Since the start of the COVID-19 pandemic, the nature of “workspace” has changed. Previously novel ideas such as “working remotely”, “hot desks”, and a three-day workweek have become commonplace. As such, many businesses find themselves with more office space than they need, which is an unnecessary drain on finances.
On the other hand, many businesses hope to bring their staff back to the office on at least a semi-regular basis to maintain and improve corporate culture, encourage collaboration, provide mentorship to younger employees, and maintain productivity.
So, what does a company do when they have more office space than they need? How does a company maintain control of space they don’t need now, but hope to use again in the future? It is important to remember that the terms of the lease will dictate the relationship between the tenant and landlord.
There are typically three answers: default, early termination, and subleasing.
Default: Simply put, the tenant stops honouring their lease obligation. In most cases, the tenant moves out surreptitiously (a “midnight move”) and stops paying rent. Such a breach of the lease triggers the landlord’s default remedies which typically include (a) forfeiture of the deposit held by the landlord, (b) the landlord’s right to seize and sell the tenant’s chattels (desks, computers, etc.) even if they have been removed from the office building (the legal term is “distress”), and (c) suing the tenant for damages, including loss of rent and expenses incurred in finding a new tenant. If the company has financial assets, it is likely the landlord will succeed in their lawsuit and thus there is no enduring financial benefit to the tenant. There is also the damage to the business’ reputation and that of its owners. A company that has previously defaulted will find that other landlords refuse to lease them space in the future. Thus, defaulting on a lease can have both immediate and long-term risks and it is best to review your options with your legal counsel to fully understand potential repercussions.
Early termination: Some leases will include a right for the tenant to terminate their lease early, freeing them to then lease alternate, more suitably sized office space. However, this must have been negotiated prior to the lease being signed as it is not a standard lease term. If such a right exists, it typically comes with costs; including (a) payment of a lump-sum to the landlord, and (b) reimbursement of expenses incurred by the landlord to originally secure the tenant, such as leasing fees, any improvement allowance and landlord’s work to the premises. If the lease does not contain such a right the tenant’s commercial realtor may still be able to negotiate an early termination with the landlord. The landlord may agree if they feel they can lease the space to another tenant at a higher lease rate, or if they feel the tenant is likely to default and they will soon be left with a vacancy anyways. Regardless, there will be costs to the tenant to affect an early lease termination, but it does settle the matter amicably. There is no risk of a lawsuit, costs (when negotiated) are certain, and the reputation of the tenant and its owners is maintained.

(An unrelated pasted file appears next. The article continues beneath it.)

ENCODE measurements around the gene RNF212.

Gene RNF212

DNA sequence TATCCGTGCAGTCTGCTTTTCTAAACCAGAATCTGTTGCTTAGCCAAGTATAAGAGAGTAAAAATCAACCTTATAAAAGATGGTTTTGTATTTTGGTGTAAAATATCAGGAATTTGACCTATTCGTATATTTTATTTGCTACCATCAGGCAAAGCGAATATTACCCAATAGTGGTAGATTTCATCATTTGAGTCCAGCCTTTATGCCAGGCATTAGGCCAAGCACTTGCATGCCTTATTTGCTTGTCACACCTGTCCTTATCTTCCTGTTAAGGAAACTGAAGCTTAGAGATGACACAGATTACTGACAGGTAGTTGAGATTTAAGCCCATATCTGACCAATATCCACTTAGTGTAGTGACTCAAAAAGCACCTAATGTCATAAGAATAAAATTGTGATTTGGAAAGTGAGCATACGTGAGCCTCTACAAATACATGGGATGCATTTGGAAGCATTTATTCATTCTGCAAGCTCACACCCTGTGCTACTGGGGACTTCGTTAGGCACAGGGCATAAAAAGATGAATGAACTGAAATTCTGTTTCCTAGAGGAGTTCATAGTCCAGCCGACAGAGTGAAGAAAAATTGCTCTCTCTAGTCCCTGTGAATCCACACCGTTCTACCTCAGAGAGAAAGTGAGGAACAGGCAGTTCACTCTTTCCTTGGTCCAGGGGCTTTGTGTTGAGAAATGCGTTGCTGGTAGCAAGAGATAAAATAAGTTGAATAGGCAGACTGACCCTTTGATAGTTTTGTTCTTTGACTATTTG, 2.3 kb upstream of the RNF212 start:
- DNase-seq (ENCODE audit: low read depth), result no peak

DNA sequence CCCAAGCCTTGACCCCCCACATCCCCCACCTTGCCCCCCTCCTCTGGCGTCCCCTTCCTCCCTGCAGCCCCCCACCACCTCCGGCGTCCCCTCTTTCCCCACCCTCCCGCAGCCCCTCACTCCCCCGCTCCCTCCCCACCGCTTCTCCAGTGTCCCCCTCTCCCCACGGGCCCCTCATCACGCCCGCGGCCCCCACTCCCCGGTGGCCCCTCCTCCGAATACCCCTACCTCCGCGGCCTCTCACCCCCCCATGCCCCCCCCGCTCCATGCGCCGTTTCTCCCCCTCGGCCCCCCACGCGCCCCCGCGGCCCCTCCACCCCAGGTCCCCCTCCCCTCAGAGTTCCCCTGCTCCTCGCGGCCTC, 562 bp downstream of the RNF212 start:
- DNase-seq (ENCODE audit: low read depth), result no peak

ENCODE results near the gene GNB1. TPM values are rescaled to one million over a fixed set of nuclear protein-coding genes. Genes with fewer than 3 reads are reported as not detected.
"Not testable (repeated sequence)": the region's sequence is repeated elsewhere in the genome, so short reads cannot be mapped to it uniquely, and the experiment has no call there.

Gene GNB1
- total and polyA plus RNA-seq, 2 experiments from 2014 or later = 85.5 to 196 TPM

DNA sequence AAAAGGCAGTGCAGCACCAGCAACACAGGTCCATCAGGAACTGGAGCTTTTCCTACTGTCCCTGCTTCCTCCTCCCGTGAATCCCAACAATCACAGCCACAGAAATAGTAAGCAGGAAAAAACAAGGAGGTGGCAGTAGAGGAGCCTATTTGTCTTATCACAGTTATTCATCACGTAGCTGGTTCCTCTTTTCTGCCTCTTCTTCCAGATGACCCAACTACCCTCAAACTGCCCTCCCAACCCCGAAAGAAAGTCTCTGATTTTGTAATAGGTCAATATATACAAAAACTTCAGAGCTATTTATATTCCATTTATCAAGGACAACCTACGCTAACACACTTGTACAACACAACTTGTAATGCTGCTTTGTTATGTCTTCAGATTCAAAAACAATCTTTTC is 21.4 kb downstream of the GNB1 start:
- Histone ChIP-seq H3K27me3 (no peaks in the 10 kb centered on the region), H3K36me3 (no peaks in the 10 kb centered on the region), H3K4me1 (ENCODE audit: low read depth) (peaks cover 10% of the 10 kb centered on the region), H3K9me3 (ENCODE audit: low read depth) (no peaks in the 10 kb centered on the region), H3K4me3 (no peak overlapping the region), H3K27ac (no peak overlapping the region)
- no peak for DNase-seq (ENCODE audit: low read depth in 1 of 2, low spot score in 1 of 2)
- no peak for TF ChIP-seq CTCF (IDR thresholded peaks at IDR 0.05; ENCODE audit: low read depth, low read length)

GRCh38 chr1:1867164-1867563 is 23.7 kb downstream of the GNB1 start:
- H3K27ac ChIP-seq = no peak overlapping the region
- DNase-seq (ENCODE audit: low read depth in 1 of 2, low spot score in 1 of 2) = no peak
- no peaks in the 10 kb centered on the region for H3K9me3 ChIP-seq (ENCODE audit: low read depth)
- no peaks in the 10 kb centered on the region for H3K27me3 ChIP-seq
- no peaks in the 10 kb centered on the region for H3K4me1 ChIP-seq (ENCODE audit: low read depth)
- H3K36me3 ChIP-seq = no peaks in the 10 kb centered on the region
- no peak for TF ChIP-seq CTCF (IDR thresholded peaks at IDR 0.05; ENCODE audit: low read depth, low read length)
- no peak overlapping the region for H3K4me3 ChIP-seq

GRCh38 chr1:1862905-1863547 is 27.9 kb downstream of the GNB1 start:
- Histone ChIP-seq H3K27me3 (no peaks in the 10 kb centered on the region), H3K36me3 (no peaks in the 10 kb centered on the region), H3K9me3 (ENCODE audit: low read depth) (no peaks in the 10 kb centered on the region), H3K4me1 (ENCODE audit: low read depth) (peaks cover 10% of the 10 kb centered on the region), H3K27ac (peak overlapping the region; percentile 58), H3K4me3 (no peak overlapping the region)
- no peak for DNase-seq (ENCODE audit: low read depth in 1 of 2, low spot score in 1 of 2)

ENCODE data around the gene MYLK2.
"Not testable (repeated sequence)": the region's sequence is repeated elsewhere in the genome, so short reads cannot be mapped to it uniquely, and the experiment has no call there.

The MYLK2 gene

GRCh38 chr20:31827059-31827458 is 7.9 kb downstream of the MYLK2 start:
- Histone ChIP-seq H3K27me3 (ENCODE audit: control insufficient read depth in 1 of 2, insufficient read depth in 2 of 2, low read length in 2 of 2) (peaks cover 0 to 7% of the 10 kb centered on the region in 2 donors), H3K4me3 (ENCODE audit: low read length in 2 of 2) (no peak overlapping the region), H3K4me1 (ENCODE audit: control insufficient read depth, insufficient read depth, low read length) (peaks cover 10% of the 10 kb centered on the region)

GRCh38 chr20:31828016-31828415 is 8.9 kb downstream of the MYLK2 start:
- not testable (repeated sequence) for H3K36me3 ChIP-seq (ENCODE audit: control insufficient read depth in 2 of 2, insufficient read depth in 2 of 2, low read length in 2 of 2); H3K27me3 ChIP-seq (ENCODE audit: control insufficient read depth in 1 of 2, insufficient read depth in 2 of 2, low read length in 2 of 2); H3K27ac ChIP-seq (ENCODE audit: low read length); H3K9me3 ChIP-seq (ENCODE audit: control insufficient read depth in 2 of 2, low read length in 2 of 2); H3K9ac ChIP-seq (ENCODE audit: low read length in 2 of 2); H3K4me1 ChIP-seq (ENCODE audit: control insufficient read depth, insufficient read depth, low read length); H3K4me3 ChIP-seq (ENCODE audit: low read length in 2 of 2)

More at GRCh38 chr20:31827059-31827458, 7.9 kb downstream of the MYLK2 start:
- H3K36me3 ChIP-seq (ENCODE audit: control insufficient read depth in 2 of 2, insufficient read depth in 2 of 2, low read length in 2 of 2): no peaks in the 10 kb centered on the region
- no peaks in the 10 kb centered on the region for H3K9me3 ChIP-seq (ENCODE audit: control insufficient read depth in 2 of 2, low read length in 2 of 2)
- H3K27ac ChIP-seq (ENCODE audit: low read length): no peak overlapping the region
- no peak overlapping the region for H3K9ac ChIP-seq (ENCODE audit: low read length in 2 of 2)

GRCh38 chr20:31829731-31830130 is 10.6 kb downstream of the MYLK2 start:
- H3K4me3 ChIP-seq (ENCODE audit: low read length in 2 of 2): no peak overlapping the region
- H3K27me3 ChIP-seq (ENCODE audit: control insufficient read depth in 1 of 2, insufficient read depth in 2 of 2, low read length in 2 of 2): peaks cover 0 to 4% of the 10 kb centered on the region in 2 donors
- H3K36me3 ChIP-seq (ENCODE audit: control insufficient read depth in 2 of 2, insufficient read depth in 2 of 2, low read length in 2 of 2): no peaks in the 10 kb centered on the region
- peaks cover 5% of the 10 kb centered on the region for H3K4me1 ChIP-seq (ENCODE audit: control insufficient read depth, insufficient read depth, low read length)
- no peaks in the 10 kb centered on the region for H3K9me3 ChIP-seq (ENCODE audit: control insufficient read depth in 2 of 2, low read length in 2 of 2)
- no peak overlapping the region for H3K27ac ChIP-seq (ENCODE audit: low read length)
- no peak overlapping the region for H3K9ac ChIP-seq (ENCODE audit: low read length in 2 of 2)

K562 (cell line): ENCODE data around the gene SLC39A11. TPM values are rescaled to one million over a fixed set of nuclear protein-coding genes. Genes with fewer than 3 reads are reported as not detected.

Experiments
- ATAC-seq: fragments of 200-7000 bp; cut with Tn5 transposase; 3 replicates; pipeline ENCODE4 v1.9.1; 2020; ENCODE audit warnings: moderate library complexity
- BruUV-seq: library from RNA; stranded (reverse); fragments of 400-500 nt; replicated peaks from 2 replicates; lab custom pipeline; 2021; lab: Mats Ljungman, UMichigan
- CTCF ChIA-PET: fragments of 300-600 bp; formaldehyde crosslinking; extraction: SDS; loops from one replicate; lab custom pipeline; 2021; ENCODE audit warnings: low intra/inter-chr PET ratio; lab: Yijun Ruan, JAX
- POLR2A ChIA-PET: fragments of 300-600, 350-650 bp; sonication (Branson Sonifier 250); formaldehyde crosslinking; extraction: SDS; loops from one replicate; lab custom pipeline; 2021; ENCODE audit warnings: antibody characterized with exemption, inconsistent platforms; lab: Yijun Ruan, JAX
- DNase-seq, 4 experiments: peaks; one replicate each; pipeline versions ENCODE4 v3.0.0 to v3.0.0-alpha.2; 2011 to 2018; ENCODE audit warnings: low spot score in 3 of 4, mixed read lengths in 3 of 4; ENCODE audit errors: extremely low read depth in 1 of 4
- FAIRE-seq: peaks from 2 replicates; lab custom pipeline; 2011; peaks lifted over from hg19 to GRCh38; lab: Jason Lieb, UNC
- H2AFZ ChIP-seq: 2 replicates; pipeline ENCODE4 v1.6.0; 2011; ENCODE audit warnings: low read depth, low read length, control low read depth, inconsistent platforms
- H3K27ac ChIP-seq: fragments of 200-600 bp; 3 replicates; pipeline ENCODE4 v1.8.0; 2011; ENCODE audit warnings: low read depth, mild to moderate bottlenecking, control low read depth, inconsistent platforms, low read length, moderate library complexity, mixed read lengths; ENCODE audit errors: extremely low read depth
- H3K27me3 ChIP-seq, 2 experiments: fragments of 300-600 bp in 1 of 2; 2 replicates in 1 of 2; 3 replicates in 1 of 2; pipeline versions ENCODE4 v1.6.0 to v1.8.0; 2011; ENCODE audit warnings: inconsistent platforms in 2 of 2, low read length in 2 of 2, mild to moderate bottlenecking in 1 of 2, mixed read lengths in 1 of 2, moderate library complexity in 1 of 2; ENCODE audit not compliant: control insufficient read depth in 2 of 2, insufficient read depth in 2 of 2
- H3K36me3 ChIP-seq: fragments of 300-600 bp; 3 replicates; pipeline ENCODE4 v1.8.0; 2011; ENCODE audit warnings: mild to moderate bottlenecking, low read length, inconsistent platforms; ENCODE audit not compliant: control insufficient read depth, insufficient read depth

Sublease: This is the most popular option for tenants to reduce costs associated with excess office space. Most leases include some right of sublease, but it is important to have a commercial realtor negotiate subleasing rights prior to the lease being signed to expand those rights as much as possible. There are restrictions on the right to sublease (again, check your lease) but first and foremost a tenant usually must be current with their lease obligations, or the landlord will not consent to a sublease. It is important to note that a sublease does not relieve the tenant of their responsibilities: the tenant continues to pay rent, in full, to the landlord. However, they will be reimbursed by their subtenant by the amount agreed by those parties in their sublease agreement. There are costs to affecting a sublease, including (a) an administration fee to the Landlord, (b) subleasing fees to the brokers negotiating the transaction, and (c) typically a subsidy of the rent since a subtenant is in a strong position to negotiate a sublease rent lower than what the tenant is paying to the landlord. Nonetheless, a sublease allows a tenant to reduce their costs while maintaining their reputation. Moreover, a tenant may choose to sublease only a portion of their space which allows them to continue operating in a more suitably sized space (and avoid moving costs) while also being able to recover the sublet space at a future date when they are ready to occupy that area again.
When considering how to deal with excess office space it is important that a company and its principals engage a commercial realtor and their lawyer as soon as possible to understand their rights and opportunities, gauge their options in the marketplace, and position themselves early to secure the best possible outcome.
- Roy Gibbs is a commercial real estate broker with NAI Commercial, Vancouver. Phone 778-834-4050
Note: The information provided in this article is not intended as professional, legal advice. Please contact your solicitor for legal advice as needed.